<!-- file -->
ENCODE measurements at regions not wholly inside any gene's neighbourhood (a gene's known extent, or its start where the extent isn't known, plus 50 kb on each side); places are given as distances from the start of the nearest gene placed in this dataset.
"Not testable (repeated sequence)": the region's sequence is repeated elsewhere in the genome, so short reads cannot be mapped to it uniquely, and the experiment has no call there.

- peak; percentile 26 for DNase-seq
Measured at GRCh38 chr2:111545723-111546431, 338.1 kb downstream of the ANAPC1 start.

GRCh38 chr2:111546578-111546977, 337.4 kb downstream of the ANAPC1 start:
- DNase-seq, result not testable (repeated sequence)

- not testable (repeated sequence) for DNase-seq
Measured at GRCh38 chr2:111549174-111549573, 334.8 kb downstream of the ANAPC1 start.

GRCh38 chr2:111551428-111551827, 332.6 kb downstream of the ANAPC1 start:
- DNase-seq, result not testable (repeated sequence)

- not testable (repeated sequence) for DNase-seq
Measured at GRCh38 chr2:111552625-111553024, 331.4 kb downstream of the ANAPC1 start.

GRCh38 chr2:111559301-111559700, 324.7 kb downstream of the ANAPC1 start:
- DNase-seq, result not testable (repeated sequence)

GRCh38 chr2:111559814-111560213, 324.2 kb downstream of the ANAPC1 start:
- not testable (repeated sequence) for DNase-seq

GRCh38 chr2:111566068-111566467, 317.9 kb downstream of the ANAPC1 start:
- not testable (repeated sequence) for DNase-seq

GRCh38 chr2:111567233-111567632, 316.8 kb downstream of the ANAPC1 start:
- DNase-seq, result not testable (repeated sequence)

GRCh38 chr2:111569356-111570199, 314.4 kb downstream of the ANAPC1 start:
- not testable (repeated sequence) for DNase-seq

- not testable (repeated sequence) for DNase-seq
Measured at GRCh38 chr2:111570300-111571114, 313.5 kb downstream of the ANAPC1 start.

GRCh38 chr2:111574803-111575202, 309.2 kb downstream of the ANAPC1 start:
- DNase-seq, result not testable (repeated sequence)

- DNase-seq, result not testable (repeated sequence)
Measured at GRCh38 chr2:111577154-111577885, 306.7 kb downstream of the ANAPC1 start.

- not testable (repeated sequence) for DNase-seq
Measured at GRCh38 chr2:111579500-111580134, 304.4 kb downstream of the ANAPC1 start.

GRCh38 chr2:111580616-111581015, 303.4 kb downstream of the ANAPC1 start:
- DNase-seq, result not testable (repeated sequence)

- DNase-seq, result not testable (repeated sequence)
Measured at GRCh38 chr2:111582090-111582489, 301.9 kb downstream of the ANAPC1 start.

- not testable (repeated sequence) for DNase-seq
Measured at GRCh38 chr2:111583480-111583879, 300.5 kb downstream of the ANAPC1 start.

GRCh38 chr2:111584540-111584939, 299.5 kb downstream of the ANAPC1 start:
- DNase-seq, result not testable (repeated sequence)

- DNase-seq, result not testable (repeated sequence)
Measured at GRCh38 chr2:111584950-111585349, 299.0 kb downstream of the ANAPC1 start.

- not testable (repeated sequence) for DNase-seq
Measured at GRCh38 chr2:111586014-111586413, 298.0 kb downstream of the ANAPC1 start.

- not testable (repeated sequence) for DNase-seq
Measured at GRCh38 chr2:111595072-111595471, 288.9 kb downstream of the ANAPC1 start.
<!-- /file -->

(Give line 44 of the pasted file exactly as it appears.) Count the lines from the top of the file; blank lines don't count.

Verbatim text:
Measured at GRCh38 chr2:111595072-111595471, 288.9 kb downstream of the ANAPC1 start.